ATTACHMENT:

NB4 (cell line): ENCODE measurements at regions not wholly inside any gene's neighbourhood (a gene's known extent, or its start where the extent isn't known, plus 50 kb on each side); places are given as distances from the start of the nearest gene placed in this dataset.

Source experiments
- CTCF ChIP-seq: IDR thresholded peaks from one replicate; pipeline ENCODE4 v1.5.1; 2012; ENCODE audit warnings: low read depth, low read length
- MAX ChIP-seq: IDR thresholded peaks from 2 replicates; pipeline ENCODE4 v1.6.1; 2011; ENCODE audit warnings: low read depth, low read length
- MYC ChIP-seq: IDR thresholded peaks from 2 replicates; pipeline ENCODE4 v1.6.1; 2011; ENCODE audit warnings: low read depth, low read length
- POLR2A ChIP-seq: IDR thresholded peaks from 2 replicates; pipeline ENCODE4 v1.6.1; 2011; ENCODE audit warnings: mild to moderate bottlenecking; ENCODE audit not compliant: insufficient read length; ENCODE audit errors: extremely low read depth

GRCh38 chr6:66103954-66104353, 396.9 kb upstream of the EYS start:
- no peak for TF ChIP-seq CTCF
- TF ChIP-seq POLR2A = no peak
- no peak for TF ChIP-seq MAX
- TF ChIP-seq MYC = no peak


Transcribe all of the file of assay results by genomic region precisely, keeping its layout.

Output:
NB4 (cell line): ENCODE measurements at regions not wholly inside any gene's neighbourhood (a gene's known extent, or its start where the extent isn't known, plus 50 kb on each side); places are given as distances from the start of the nearest gene placed in this dataset.

Source experiments
- CTCF ChIP-seq: IDR thresholded peaks from one replicate; pipeline ENCODE4 v1.5.1; 2012; ENCODE audit warnings: low read depth, low read length
- MAX ChIP-seq: IDR thresholded peaks from 2 replicates; pipeline ENCODE4 v1.6.1; 2011; ENCODE audit warnings: low read depth, low read length
- MYC ChIP-seq: IDR thresholded peaks from 2 replicates; pipeline ENCODE4 v1.6.1; 2011; ENCODE audit warnings: low read depth, low read length
- POLR2A ChIP-seq: IDR thresholded peaks from 2 replicates; pipeline ENCODE4 v1.6.1; 2011; ENCODE audit warnings: mild to moderate bottlenecking; ENCODE audit not compliant: insufficient read length; ENCODE audit errors: extremely low read depth

GRCh38 chr6:66103954-66104353, 396.9 kb upstream of the EYS start:
- no peak for TF ChIP-seq CTCF
- TF ChIP-seq POLR2A = no peak
- no peak for TF ChIP-seq MAX
- TF ChIP-seq MYC = no peak